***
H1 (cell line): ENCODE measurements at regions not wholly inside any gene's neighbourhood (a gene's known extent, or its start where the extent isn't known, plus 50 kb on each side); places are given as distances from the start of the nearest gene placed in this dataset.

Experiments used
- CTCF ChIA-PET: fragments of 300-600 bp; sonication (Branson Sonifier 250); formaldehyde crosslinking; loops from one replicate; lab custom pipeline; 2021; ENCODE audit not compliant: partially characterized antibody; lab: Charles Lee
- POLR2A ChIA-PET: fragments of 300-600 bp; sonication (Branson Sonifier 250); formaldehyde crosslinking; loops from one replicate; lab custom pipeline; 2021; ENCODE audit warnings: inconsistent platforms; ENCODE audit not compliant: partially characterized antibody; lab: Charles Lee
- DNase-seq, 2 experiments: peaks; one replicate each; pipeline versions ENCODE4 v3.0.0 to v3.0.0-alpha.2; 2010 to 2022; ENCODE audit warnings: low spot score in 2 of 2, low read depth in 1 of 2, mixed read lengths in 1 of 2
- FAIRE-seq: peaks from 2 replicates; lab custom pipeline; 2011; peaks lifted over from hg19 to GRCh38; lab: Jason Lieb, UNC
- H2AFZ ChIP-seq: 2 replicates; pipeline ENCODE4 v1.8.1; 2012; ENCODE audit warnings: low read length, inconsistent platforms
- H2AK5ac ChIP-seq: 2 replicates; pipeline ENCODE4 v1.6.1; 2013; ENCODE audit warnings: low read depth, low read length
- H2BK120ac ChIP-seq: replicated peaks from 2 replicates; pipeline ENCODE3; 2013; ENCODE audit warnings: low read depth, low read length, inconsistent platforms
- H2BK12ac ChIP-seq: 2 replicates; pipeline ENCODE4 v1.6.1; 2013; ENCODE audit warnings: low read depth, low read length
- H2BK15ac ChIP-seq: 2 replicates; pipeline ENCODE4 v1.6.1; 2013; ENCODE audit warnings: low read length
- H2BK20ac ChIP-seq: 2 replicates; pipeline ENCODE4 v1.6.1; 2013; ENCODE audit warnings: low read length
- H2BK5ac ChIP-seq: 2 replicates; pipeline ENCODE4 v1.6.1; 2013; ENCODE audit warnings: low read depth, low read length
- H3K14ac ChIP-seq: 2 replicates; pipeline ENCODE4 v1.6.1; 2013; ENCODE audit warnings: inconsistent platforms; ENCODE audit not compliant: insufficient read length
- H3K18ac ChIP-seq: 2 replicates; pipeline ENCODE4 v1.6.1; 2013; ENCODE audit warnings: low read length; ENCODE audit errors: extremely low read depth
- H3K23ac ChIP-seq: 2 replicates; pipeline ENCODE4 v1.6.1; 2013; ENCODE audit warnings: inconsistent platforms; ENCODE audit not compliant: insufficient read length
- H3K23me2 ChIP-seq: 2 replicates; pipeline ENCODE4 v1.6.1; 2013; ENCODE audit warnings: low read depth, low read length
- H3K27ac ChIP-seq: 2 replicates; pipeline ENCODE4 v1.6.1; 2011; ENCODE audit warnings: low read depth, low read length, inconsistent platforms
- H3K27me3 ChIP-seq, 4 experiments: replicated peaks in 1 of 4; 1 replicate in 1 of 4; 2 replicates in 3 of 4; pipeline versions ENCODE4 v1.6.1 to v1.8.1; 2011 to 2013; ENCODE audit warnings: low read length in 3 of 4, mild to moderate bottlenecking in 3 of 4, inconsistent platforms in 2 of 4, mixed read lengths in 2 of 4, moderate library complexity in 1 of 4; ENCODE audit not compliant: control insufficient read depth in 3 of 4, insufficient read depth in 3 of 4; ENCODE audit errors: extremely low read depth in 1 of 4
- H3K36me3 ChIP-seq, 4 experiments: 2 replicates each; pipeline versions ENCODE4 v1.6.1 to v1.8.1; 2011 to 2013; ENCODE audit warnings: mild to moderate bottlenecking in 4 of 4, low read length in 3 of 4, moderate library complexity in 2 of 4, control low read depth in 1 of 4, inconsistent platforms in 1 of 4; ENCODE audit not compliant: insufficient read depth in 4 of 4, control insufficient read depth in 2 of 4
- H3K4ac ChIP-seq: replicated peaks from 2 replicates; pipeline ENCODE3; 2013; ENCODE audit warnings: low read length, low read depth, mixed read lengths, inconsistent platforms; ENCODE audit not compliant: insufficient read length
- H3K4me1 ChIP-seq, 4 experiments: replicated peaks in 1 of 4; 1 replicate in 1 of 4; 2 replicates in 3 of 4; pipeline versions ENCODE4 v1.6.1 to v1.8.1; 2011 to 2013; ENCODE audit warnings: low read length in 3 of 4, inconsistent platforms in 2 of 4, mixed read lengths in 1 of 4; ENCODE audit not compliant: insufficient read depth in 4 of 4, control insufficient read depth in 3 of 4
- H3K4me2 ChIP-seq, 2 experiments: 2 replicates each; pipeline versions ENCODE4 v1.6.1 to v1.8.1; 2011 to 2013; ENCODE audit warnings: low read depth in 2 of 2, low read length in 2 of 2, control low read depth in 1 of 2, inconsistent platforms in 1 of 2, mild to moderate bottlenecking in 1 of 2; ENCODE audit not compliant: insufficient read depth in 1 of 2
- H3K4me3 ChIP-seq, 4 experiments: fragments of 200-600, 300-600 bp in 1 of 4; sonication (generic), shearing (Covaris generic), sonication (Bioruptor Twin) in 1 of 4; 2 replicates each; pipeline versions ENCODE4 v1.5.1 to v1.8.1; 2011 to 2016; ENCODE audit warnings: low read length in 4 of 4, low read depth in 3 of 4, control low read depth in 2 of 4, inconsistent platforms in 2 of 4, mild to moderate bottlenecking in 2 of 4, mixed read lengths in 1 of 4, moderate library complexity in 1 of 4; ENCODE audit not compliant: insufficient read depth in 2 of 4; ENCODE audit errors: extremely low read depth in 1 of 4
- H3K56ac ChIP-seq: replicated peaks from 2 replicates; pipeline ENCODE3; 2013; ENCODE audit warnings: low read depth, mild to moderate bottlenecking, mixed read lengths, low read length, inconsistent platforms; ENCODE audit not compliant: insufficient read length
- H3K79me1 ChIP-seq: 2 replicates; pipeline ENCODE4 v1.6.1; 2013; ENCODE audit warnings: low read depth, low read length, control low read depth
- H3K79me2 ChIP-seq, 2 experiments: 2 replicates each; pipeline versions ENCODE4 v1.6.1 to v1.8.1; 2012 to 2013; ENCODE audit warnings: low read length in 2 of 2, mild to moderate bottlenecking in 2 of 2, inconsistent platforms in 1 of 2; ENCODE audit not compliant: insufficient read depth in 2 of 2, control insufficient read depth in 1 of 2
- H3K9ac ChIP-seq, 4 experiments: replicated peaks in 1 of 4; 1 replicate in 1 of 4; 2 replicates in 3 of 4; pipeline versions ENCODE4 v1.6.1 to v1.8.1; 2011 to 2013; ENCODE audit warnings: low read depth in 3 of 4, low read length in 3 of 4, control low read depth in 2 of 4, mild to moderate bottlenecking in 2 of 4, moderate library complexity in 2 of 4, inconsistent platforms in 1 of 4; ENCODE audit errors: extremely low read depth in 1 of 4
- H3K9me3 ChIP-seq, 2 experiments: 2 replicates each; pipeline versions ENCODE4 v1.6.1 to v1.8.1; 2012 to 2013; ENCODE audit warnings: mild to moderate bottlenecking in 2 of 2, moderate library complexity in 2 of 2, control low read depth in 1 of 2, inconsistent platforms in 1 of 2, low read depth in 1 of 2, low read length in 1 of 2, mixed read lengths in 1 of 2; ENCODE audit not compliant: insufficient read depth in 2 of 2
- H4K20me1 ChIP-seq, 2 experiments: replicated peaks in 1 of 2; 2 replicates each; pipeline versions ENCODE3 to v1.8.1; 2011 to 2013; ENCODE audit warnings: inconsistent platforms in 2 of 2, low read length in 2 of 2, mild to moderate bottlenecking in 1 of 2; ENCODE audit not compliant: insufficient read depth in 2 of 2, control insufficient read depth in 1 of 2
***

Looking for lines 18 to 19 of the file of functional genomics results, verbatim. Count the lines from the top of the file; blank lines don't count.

- H3K27ac ChIP-seq: 2 replicates; pipeline ENCODE4 v1.6.1; 2011; ENCODE audit warnings: low read depth, low read length, inconsistent platforms
- H3K27me3 ChIP-seq, 4 experiments: replicated peaks in 1 of 4; 1 replicate in 1 of 4; 2 replicates in 3 of 4; pipeline versions ENCODE4 v1.6.1 to v1.8.1; 2011 to 2013; ENCODE audit warnings: low read length in 3 of 4, mild to moderate bottlenecking in 3 of 4, inconsistent platforms in 2 of 4, mixed read lengths in 2 of 4, moderate library complexity in 1 of 4; ENCODE audit not compliant: control insufficient read depth in 3 of 4, insufficient read depth in 3 of 4; ENCODE audit errors: extremely low read depth in 1 of 4